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Until the beginning of the 19th Century, Dublin was confined to the area between the canals but from the early 1800s onwards there was a rapid expansion of the city. This was due in part to the emergence of a middle class of merchants and civil servants who wished to live in more salubrious conditions than those in the city with its open drains and disease-ridden, densely populated, noisy streets. Nowhere was the rapid development of the suburbs more evident than in Rathmines. John Taylor’s map (map 1) of the environs of Dublin 1816 shows Rathmines to be a sparsely populated area with large tracts of open ground.


Samuel Lewis described Rathmines in 1837 as ‘a considerable village and suburb of Dublin …..containing 1600 inhabitants. Twelve years since Rathmines was only known as an obscure village; it now forms a fine suburb, commencing at Portobello Bridge, and extending in a continued line of handsome houses, with some pretty detached villas, for about one mile and a half.’ [i]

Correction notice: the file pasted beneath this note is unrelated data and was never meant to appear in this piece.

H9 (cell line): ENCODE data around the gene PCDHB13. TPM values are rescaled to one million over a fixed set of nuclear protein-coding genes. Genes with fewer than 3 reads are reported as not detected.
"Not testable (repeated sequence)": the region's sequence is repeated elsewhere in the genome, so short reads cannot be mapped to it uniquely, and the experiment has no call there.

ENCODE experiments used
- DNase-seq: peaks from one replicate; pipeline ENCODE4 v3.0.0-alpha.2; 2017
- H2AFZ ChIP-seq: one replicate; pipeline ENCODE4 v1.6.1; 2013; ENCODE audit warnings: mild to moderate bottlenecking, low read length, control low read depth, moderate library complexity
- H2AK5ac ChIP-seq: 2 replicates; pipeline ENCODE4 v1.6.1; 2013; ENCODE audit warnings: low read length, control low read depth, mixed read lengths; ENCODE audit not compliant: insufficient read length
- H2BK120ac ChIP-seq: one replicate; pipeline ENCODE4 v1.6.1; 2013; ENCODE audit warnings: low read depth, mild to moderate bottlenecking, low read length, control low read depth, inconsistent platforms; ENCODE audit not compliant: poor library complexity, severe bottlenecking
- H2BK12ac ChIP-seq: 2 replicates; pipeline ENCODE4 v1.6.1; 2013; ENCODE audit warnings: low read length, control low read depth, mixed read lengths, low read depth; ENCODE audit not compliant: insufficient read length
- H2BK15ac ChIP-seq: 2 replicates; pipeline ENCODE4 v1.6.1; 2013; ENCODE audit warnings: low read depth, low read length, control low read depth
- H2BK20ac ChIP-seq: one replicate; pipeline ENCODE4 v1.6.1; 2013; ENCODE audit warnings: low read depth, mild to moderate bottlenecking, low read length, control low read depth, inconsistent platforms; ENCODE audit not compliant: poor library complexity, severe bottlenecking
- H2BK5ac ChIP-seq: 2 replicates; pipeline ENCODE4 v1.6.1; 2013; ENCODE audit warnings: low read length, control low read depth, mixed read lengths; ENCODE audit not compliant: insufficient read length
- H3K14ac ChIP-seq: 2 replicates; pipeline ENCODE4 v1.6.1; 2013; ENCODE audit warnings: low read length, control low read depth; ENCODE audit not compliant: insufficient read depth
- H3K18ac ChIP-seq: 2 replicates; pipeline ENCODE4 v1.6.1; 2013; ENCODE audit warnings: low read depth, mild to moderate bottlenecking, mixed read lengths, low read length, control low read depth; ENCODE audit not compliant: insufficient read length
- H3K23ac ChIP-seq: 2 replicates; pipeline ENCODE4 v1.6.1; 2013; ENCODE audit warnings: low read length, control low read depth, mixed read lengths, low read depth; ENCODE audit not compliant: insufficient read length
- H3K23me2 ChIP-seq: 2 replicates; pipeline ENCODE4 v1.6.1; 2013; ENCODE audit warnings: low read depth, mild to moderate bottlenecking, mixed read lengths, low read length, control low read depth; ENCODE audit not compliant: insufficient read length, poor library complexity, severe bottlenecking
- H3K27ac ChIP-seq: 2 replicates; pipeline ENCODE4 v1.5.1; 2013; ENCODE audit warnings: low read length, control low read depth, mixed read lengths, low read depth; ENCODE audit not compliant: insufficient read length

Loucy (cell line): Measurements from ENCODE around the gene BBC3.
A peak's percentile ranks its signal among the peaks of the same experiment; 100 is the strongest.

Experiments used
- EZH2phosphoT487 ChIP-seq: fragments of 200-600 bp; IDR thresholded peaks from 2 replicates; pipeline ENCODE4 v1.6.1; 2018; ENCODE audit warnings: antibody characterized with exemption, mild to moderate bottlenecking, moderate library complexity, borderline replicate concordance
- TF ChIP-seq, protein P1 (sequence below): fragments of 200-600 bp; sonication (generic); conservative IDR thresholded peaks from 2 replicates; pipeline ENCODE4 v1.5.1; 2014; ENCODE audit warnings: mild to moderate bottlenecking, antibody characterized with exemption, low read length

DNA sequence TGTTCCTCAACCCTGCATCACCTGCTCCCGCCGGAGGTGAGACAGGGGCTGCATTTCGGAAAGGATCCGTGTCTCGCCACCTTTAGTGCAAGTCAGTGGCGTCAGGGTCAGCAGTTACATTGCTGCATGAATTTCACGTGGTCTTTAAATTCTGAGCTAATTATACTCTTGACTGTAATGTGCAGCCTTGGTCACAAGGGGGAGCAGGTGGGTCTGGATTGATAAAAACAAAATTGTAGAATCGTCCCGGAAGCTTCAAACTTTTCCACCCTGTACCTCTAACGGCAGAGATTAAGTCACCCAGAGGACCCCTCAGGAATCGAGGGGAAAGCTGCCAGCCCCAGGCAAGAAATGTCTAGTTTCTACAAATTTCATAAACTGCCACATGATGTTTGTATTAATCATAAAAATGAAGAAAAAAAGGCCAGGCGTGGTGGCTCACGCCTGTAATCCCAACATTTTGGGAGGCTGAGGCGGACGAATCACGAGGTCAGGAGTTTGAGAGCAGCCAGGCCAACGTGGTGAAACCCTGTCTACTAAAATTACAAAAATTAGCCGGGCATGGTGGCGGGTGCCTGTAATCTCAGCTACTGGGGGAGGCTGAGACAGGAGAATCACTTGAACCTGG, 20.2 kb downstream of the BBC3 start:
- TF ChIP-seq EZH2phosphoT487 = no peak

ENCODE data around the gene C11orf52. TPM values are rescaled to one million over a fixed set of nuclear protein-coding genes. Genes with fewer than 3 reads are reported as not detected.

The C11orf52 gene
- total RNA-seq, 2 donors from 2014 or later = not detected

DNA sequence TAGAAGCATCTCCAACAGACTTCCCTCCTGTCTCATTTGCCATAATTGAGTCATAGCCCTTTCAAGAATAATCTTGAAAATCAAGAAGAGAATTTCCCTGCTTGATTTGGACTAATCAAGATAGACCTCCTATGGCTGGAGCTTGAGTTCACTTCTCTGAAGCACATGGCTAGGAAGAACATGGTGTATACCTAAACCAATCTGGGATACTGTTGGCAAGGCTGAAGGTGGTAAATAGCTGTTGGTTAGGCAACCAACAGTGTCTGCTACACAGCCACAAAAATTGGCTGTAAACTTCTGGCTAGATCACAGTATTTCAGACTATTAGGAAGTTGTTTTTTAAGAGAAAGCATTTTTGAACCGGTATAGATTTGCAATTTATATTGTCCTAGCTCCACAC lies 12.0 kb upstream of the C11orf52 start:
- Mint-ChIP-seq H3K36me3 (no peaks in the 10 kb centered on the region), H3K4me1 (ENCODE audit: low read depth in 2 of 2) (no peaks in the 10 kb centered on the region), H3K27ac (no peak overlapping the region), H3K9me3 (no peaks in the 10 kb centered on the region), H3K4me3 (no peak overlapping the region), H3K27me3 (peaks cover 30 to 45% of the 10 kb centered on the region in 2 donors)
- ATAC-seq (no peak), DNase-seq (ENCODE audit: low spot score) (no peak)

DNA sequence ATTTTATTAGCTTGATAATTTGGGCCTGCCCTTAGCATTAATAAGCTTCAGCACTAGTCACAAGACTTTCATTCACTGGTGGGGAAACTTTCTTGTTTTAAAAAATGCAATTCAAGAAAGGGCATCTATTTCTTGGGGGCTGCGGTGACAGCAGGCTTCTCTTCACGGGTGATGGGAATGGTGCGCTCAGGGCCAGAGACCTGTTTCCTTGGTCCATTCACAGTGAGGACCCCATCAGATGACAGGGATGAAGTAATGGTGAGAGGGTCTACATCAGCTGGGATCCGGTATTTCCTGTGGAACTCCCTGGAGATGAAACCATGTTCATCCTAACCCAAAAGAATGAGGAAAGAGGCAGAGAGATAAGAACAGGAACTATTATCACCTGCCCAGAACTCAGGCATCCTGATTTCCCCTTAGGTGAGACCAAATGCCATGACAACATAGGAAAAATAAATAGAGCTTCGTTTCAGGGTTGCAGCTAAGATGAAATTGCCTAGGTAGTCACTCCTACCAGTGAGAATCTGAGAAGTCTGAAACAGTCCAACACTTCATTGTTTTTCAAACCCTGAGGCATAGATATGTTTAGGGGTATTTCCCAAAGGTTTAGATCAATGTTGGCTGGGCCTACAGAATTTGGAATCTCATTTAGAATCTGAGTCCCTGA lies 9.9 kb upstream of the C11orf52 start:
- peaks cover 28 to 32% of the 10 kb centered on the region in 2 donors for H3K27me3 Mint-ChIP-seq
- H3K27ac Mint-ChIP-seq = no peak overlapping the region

The Ordnance Survey Map of 1837 (map 3) already shows much development, with several adjoining large houses surrounded by gardens along the west side and terraced housing along most of the east side of Rathmines Road. Castlewood Avenue is shown but there are only two houses on it. On the north side stands Castlewood Lodge, and on the south side there is a building site which was to become Castlewood House[ii], the home of John Holmes, a future Rathmines Town Commissioner, one of the main developers of the surrounding area and the owner of Belgrave Square.


Rathmines Board of Commissioners

[i] Samuel Lewis, Topographical Dictionary (Dublin, 1837)

[ii] Thom’s Directory (Dublin, 1846)